James Seung Jin Jang is a sixth year D.M.D./Ph.D. candidate at the University of Florida College of Dentistry (UFCD). He graduated Summa Cum Laude from the University of Florida where he majored in Interdisciplinary Biochemistry and Molecular Biology. Prior to joining the DMD/PhD program at UF, he worked in multiple laboratories at National Institutes of Health (NIH). During his time at NIH, he regularly attended rounds at the National Institutes of Dental and Craniofacial Research (NIDCR) and was inspired by the scientists there and their research work.
Jang has been working in Dr. Zsolt Toth’s laboratory as a DMD/PhD student, where he investigates the role of viral interferon regulatory factors in Kaposi’s sarcoma-associated herpesvirus infection of oral epithelial cells. He has been actively involved with the AADOCR National Student Research Group (NSRG) and served as the President, Vice President, Treasurer, and Historian of the UFCD Student Research Group. He also served as the regional representative, Councilor, and currently as the President-elect of the National Student Research Group.
How did you first learn about AADOCR and what motivated you to join?
I first learned about the AADOCR while I was applying to DDS/DMD and PhD dual degree programs throughout the country and was working as a research assistant in Dr. Zsolt Toth’s laboratory at UFCD. Since my career goal was to be an academic dentist, joining AADOCR and student research groups was necessary for me as networking with people in academic dentistry was essential for my future success. Therefore, I joined AADOCR and both the National Student Research Group and the local UFCD Student Research Group on the first day of my dental school. I started my dental school several months early as I participated in the UFCD Summer Research Program.
What do you find to be the most valuable benefit of AADOCR membership?
Just as I expected, networking with professors and researchers around the country was the most beneficial aspect of becoming an AADOCR member. Attending annual AADOCR/IADR meetings and presenting my research progress were also very helpful for expanding my network and gaining insights from those who took both similar and different pathways. Through my AADOCR membership, I was able to build valuable connections and was able to find multiple different career pathways to consider after I complete my dual degree training at the UF College of Dentistry.
What motivated you to seek a Student Representative position on the AADOCR Board of Directors?
Through the student representative position on the AADOCR Board of Directors, I wanted to explore what it’s like to be in the AADOCR after I become a faculty member at a dental school or a research institute. Therefore, this opportunity was also part of my plan to learn more about the academic career paths in the future. Furthermore, I wanted to help my fellow student members, especially those who are pursuing academic career paths in our profession, join the AADOCR and take advantage of leadership opportunities so that they can also build their own networks and are well-informed when choosing their own career paths in academic dentistry.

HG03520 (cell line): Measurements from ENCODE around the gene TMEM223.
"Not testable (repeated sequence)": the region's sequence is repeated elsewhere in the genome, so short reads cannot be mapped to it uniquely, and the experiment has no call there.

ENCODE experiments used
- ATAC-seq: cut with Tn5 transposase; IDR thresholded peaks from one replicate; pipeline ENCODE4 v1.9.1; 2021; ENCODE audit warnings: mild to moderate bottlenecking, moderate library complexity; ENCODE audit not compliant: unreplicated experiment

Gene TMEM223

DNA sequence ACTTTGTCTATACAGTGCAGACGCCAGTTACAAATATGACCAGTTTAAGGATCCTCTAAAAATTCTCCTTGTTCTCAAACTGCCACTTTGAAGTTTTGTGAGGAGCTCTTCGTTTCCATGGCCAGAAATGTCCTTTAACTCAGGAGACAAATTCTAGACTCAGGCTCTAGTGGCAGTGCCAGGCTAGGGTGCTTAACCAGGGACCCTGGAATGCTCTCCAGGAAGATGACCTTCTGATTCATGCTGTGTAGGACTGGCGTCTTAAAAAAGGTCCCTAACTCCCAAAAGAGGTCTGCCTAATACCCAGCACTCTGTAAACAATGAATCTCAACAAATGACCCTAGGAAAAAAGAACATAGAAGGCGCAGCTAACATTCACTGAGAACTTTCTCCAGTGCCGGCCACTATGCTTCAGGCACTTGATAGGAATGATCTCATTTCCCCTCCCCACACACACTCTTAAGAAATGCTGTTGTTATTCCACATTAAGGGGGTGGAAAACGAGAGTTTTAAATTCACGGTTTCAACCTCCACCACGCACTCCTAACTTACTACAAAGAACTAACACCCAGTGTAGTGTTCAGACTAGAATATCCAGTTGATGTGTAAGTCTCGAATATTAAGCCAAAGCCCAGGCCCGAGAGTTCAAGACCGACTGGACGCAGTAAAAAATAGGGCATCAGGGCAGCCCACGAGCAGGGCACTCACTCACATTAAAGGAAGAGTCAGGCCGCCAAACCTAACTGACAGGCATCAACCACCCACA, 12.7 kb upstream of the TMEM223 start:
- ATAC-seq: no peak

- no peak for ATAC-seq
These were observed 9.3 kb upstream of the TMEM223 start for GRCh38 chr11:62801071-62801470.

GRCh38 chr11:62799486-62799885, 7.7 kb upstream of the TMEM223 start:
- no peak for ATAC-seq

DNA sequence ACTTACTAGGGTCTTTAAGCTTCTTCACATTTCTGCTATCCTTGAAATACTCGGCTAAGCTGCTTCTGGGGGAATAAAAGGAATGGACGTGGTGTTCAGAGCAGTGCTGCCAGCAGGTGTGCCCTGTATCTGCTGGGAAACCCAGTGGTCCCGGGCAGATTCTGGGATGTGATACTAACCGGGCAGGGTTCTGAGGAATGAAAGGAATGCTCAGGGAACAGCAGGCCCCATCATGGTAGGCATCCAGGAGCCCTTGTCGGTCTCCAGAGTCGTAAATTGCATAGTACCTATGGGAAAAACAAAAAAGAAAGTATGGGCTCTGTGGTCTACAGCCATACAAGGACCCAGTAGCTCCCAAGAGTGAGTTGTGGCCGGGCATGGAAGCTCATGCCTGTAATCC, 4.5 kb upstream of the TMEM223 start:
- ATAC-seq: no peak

What has been the most rewarding aspect of sitting on the AADOCR Board of Directors?
Meeting with board members in the AADOCR Board of Directors and gaining insights from them were the most rewarding aspects of participating as a student representative. Since most board members have pursued academic careers in dentistry, it’s been very good experience for me to work side by side and get to know them. Learning how and what career decisions they made while they were students, postdocs, or residents has been very helpful. I also witnessed how much they were dedicated to improving dental research community and how much support they were providing to members, especially the student members. I am very grateful to them and it has been very inspiring experience working with them.
What is the best way for other members to become more involved in AADOCR and get the most out of the membership?
I believe we need to provide more value to the new members. While serving as the President-elect of the NSRG, my primary focus is on sharing ideas for how to encourage more dental students in the United States and Canada to participate in the dental research opportunities provided by dental schools and AADOCR, and how to encourage more dental students to continue contributing to AADOCR by pursuing academic careers in our profession.
While holding multiple positions in both local chapter and national chapter in the NSRG since 2017, I noticed that many of my dual-degree student colleagues at multiple dental schools were burnt out due to lengthy training. Therefore, to motivate my colleagues to continue pursuing academic and research careers in dentistry, I have been organizing seminars that invite inspiring speakers to encourage and provide guidance to students.
One example was inviting Dr. Lawrence Tabak, the current acting director of the NIH. Meeting with Dr. Tabak for more than one hour and gaining precious advice from him was very motivating to some dual-degree students. In addition to motivating the current members, I also aim to work with my NSRG colleagues and AADOCR Board of Directors to recruit new members. We have been working on recruiting PhD students to join the NSRG and the AADOCR. And we also aim to recruit pre-dental students so that they gain early exposure to academic, research careers in dentistry by joining both NSRG and AADOCR and taking advantage of values offered by AADOCR such as attending AADOCR/IADR meetings and presenting their research work to dental school professors all over the country.